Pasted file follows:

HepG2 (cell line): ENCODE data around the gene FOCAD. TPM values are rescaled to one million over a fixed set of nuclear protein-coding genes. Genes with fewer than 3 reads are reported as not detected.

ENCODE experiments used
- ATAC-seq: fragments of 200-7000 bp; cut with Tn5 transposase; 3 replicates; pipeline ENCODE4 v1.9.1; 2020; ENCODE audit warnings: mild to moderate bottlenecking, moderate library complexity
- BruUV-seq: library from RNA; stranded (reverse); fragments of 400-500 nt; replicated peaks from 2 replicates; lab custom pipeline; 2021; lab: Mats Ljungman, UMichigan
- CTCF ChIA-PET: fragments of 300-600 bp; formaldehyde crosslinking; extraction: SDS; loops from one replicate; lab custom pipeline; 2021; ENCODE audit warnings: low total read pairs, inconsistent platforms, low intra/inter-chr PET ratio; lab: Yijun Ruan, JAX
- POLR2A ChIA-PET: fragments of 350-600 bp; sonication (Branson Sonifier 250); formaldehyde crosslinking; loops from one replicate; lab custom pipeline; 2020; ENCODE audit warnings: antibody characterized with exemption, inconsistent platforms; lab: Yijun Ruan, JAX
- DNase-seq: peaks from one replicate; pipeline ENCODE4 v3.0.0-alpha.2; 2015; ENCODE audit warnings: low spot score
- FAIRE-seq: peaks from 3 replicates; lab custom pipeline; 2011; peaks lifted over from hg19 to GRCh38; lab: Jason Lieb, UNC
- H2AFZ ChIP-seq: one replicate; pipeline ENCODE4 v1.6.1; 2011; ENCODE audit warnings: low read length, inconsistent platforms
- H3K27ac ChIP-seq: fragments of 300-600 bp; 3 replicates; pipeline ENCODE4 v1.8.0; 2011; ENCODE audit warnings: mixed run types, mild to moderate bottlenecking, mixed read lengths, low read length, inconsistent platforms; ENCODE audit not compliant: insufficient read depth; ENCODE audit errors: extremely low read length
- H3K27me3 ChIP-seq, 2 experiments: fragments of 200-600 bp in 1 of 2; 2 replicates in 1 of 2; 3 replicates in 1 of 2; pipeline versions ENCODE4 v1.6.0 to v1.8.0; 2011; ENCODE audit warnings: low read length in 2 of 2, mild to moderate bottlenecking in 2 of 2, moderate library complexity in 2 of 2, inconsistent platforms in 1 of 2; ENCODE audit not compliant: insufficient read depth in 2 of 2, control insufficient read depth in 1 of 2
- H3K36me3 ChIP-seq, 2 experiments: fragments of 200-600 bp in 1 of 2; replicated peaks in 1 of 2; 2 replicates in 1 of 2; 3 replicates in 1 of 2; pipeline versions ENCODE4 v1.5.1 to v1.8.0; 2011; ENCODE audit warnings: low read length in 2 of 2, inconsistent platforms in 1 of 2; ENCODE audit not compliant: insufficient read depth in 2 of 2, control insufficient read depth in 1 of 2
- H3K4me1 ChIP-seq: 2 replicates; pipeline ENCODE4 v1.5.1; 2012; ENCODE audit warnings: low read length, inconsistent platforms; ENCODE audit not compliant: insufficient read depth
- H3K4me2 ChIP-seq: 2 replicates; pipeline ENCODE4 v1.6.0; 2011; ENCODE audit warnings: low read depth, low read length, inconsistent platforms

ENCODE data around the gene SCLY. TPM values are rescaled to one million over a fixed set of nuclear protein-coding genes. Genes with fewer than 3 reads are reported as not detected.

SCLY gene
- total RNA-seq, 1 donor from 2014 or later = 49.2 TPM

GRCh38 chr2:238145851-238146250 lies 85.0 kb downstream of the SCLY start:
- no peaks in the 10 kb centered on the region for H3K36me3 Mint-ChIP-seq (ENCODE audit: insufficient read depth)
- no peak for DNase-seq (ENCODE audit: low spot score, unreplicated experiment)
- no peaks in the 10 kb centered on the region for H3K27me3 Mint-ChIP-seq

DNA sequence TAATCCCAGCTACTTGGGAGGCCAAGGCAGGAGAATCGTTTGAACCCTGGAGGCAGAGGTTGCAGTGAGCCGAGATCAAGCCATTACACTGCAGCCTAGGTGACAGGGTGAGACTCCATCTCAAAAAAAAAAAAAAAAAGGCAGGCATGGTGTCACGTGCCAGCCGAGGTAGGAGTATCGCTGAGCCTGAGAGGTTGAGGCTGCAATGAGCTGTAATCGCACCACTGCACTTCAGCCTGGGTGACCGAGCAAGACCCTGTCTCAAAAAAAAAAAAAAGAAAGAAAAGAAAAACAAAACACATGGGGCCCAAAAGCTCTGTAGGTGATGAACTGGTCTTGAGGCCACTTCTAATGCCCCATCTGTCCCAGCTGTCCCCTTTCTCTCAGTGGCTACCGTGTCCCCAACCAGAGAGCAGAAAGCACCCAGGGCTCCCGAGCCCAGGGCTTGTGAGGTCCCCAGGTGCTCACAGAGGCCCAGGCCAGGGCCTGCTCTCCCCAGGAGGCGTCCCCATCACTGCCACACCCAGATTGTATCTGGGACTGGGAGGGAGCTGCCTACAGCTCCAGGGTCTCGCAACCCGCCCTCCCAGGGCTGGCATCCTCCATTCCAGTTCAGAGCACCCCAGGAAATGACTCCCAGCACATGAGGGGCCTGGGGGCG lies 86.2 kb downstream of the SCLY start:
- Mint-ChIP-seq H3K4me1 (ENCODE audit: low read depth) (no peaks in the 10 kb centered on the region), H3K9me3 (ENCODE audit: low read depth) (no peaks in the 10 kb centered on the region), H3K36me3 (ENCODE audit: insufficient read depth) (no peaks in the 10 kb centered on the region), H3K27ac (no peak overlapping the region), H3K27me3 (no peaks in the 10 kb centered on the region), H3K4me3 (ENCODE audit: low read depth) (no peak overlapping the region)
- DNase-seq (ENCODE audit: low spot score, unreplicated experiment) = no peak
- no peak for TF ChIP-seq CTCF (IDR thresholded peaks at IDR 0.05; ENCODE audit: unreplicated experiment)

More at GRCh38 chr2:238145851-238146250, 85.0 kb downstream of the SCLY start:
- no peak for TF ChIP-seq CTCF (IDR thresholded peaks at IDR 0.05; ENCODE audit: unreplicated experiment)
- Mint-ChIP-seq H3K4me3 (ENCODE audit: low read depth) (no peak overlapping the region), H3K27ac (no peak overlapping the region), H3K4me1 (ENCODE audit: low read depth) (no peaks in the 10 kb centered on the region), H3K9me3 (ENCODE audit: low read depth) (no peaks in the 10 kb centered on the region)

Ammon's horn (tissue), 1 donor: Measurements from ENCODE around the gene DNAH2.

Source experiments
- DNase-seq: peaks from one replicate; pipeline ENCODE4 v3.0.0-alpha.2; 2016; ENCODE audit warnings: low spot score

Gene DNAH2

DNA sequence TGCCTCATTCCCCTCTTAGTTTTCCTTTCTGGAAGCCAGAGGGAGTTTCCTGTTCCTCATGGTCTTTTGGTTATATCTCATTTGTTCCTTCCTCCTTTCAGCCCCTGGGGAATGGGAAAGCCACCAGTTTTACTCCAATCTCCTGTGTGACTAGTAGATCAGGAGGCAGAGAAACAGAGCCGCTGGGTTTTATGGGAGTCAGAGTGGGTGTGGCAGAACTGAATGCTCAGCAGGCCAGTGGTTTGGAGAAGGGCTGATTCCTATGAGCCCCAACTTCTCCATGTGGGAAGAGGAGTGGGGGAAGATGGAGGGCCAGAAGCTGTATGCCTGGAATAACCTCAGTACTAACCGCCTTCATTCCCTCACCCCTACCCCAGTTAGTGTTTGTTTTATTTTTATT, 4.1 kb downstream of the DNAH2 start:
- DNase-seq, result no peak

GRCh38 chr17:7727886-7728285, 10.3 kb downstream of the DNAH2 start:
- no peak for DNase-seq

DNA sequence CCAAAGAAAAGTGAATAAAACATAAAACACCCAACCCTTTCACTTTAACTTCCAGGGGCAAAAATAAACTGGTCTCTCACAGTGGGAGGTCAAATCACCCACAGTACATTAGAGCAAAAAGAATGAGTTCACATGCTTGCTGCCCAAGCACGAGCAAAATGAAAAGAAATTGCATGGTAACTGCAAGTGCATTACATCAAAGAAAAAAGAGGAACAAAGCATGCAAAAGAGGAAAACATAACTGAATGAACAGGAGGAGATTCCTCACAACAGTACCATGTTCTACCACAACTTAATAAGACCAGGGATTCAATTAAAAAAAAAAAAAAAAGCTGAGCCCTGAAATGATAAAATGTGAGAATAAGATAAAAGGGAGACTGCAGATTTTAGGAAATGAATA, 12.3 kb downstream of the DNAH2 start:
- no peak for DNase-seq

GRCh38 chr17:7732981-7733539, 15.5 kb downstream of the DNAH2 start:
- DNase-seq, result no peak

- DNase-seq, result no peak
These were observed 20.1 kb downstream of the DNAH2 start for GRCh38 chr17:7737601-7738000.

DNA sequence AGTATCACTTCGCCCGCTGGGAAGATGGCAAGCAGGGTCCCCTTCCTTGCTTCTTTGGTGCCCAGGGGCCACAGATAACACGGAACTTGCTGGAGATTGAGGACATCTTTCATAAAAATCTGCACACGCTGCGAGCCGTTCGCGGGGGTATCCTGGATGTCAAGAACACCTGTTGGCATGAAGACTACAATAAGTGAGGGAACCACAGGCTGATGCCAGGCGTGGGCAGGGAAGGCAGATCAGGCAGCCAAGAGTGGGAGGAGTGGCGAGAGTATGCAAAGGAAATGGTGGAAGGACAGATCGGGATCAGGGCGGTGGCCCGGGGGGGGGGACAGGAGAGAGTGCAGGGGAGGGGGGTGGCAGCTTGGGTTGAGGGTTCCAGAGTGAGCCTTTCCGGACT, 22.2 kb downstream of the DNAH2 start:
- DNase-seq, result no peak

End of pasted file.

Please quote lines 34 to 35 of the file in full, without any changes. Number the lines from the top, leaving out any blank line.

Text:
- DNase-seq, result no peak

GRCh38 chr17:7727886-7728285, 10.3 kb downstream of the DNAH2 start: